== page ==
Sunday, November 1, 2015


An article by 
Molly Noble Bull

Who's Sorry Now is the title of a popular song recorded by Connie Frances back in 1958. But for me and perhaps other Christians, the title has another meaning. I’m talking about repentance.
I was raised in a liberal, mainline denominational church but back when sin was a big deal—back when bad was bad and good was good. In fact, we always repeated word-for-word from the prayer book what was called the General Confession (confession of sin) before taking Holy Communion/The Lord’s Supper. So I got in the habit of repenting of my sins at an early age.
But after I married and my husband and I joined an evangelical church, I noticed that sin didn’t appear to be as serious a mistake as it had been at my previous church. The church seemed to be saying that repentance came before salvation, but after salvation, it was optional.
Someone told me that once you were saved you didn’t need to repent anymore because your sins were forgiven—past, present and future. I can and do believe that because the Bible says so, and I believe the Bible. Nevertheless, I continued to repent of my daily sins at my new church—24/7, and I am still doing it today.
Call it habit, if you like. I call it love and respect for the LORD and his only begotten son, Jesus.
Christians are in a marriage relationship with their future spouse, Jesus, and I think we should think of that relationship like marriage between one man and one woman. When wives burn dinner, husbands often take the family out for a meal at a restaurant, and most wives tell their husbands they are sorry for burning the meal even though they aren’t required to do so via the marriage license. It is simply the kind and polite thing to do, and it shows love and respect for the husband.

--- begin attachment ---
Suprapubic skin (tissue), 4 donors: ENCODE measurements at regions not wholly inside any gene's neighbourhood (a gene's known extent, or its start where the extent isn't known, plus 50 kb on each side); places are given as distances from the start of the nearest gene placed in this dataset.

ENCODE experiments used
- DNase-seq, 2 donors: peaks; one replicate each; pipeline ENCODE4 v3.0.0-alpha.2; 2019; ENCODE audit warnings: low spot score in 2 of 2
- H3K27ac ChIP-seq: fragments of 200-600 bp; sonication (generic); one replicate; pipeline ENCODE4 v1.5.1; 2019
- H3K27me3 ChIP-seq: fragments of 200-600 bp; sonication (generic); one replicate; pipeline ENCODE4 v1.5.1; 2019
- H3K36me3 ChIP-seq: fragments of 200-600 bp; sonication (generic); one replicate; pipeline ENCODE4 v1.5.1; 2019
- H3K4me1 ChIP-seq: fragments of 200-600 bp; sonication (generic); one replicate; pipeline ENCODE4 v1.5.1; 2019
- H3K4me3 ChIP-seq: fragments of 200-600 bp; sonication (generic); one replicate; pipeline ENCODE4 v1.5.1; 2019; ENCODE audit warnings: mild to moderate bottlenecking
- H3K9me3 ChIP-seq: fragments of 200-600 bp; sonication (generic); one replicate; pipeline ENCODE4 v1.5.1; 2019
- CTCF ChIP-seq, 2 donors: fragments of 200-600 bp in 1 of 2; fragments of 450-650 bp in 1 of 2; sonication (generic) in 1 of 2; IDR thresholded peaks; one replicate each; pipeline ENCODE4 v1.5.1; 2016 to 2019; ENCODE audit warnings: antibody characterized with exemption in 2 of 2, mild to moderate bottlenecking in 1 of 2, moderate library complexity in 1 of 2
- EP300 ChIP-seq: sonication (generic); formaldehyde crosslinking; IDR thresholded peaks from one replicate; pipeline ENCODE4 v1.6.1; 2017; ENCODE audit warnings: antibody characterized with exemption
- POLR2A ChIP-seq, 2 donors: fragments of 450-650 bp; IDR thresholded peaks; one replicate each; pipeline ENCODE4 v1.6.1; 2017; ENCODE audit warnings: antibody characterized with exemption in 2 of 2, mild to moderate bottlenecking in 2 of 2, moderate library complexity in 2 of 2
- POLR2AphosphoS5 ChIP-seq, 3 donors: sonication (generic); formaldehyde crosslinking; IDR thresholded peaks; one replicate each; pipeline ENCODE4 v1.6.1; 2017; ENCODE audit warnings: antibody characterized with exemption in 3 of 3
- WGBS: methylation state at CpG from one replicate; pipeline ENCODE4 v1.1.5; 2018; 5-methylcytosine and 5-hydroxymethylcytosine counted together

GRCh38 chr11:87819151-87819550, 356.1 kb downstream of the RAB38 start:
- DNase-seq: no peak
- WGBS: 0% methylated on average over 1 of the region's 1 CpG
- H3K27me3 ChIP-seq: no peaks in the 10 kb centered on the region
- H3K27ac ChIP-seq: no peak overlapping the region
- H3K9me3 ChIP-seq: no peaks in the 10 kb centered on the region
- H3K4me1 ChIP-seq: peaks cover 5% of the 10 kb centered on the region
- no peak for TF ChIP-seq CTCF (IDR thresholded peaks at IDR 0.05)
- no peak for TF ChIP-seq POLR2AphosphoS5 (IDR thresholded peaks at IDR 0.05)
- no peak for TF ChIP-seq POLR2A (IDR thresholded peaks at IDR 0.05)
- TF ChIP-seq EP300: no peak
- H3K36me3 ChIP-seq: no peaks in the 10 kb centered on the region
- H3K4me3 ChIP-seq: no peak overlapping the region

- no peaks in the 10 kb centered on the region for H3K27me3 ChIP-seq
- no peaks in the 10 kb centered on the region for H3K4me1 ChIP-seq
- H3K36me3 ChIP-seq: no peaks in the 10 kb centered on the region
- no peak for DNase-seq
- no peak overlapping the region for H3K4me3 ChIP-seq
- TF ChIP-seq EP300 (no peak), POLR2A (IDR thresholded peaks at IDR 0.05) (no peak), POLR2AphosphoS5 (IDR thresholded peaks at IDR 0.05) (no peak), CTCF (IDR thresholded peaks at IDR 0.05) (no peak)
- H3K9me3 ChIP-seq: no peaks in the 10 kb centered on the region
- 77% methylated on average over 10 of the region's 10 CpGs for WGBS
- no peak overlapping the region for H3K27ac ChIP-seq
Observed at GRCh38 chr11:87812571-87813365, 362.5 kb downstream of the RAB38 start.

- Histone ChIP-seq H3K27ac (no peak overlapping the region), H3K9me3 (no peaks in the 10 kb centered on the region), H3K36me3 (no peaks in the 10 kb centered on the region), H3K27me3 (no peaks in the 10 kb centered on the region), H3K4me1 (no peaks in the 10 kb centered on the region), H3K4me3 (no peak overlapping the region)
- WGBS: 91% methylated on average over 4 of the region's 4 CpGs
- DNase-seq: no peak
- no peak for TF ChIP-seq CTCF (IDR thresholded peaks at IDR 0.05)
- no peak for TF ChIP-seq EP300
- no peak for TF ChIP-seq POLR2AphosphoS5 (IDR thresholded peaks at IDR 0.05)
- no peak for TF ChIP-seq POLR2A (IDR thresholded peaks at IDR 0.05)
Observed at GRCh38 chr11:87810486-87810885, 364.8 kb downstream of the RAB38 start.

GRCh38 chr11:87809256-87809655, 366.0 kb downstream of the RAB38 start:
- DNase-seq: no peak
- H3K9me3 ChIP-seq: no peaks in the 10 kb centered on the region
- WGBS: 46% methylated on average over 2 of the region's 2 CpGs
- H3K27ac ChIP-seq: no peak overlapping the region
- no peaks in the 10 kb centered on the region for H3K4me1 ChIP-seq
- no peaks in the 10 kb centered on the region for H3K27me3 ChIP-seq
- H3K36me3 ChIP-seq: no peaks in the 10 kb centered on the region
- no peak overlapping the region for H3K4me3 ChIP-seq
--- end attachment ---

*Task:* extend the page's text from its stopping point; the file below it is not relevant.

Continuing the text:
Can you imagine a proper wife thinking or saying, “Okay. I burned supper. But if you think I am going to say I’m sorry, you have another think coming.”
I repent of all my evil thoughts and deeds that are not in line with the God’s views found in the Holy Bible because I love the Lord and want to please Him, and it is hard to miss the importance of repentance all through the Bible. I am especially aware of what the Book of Revelation has to say on the subject.

As many as I love, I rebuke and chasten: be zealous therefore, and repent.
Revelation chapter 3 and verse 19, KJV

See what I mean?
I find this verse important because, to me, it leaves the impression that even at the end of the world, repentance would have been possible if sinners had simply repented—told to the Lord in prayer that they were sorry.

And the rest of the men which were not killed by these plagues yet repented not of the works of their hands, that they should not worship devils, and idols of gold, and silver, and brass, and stone, and of wood: which neither can see, nor hear, nor walk:
Neither repented they of their murders, nor of their sorceries, nor of their fornication, nor of their thefts.
Revelation 9: 20-21, KJV

And men were scorched with great heat, and blasphemed the name of God, which hath power over these plagues: and they repented not to give him glory.
Revelation 16: 9

Who Is Sorry Now?
Those that refused to repent of their sins and follow the Lord with their whole hearts.


I cannot go into the entire world and preach the gospel of Jesus Christ, but as a Christian author, my books and articles can. Take a look at the cover of my newest western romance novel, When the Cowboy Rides Away
By the way, you can read the first few chapters for free if you visit my web site at Once there, scroll down and click Molly's Free Downloads, and allow a minute or two for the chapters to load. 


The Cowboy Rides Away has two companions--two study guides for home school families based on my western novel and written by Jeanette Pierce. Take a look.

To find all my novels, write Molly Noble Bull in the search slot at online and walks-in stores.